George Washington Papers
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From George Washington to Benjamin Lincoln, 7 September 1781

Memorandum, for General Lincoln

7th Sep: 1781.

A skilful Navigator, and a man of respectable character should be appointed Commodore—He is to give to each Skipper his Orders—fix signals for the whole to be governed by—to keep them in compact order—run them to Burwells Ferry, or James Town on James River, where they are to debark unless they meet other orders, on the passage—and to return with all possible expedition to Baltimore for the remaining Troops.

If all the Siege Artillery and a sufficiency of Ordnance Stores cannot go down in the first trip, such as will be first and most wanted, must be preferred.

The Intrenching Tools must go without fail—as there is no dependence upon finding any with the Marquis.

The Boats would be very convenient to debark the Troops & Stores—and for crossing the River of York if we should establish ourselves on both sides but whether they can be got over in time for the first fleet (which ought not to be delayed a moment unnecessarily) is a doubt.

Such necessary Articles of Cloathing as are indispensably wanted for the Troops at this Moment or which will be wanted in a short time, had better (if it can be done without delay) be delivered before they embark as it will answer the calls of the needy, and lessen the transportation.

No moment is to be lost in baking bread & providing salt provisions of some kind or other for the voyage.

You will embark by the night, and will endeavour as much as possible, to keep the Corps compact, the Companies as little divided as possible, and that the Officers are not seperated from their Men. Hazen’s Regt may be in the first embarkation.

Some Feild Artillery (in the proportion allotted to the Corps on the march hither) ought, I think, to accompany them by water (if it be practicable) depending upon Horses at the place of debarkation in Virginia.

In all cases—let every Corps, & parts of Corps have their Tents, Baggage &c. with them in the same Vessels that no inconveniency may arise from a seperation.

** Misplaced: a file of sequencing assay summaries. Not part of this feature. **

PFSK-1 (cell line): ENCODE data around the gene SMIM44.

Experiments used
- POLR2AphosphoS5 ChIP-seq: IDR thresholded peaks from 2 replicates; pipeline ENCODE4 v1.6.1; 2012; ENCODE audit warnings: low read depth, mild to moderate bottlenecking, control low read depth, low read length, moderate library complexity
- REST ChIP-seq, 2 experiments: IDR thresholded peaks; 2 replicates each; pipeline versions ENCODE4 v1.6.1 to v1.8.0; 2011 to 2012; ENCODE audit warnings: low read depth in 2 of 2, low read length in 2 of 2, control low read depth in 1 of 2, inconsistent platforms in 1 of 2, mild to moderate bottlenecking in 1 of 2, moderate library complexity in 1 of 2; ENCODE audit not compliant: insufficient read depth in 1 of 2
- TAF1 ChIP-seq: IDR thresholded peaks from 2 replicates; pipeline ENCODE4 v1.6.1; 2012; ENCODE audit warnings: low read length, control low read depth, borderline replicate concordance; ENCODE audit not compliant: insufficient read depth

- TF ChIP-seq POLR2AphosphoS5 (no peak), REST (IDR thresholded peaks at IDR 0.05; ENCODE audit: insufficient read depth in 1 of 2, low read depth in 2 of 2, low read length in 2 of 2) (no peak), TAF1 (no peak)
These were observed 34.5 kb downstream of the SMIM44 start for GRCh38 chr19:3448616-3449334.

When it is ascertained what Vessels will be here, and the number of Men (exclusive of the Stores) they will carry—and when these are moreover assigned to the french Army as many as will be sufficient to carry the Grenadiers & Chasseiars that are to be embarked with the Infantry of Duke de Lauson’s Legion (amounting to about 1000 Men) you will be able to estimate the number of American Troops that can embark with the first division—All the rest are to move on to Baltimore to wait the return of the Vessels, or procurement of others to transport them to the point of operation in Virginia.

My Guard, except a few men & the Women of it; with my Baggage, is to go with the first Troops, and I shall be oblidged to you to take care that the whole are put into one Vessel—and a safe one—other things, and Troops (if the Vessel is sufficient) may serve to fill her.

The Horses & Carriages which go round by land ought (for ease & convenience) to march in Brigades—Some clever fellow as a Waggon Master should after having properly organized them for the March, precede them—mark the days marches, & the places where it may be necessary to give them a days rest—and take the necessary Steps to have a sufficiency of forage provided at all of them.

Whenever you shall have embarked the Troops and Stores & the whole have actually weighed Anchor—Give me an Account of it by the Chain of Expresses & forward an exact Return of each Corps together with a list of the Stores—the latter with a duplicate for me, being made out as they are embarked, will be ready at any Moment without the delay of taking Copies at the instant they are wanted.

If there should not be a sufficiency of Vessels at Baltimore to transport all the Troops at once—fix with the Baron Viomenil, (or officer Commanding the French Army at that place) the Corps that shall embark, and let them proceed by Corps as fast as Vessels can be obtained, as succours of this kind may be of infinite importance to our operations against Lord Cornwallis.

You are so well informed, & so fully impressed with the necessity of using every possible means that can promote dispatch, that I shall only add in one Word, that the success or disgrace of our expedition depends absolutely upon the celerity of our Movements.

In all things not particularly directed, your own judgement, on which I have an entire dependence, must govern.

Go: Washington

P.S. The Tow Ropes or Painters of the Boats ought to be strong, & of sufficient length, otherwise we shall be much plagued with them in the Bay, & more than probably lose many of them.


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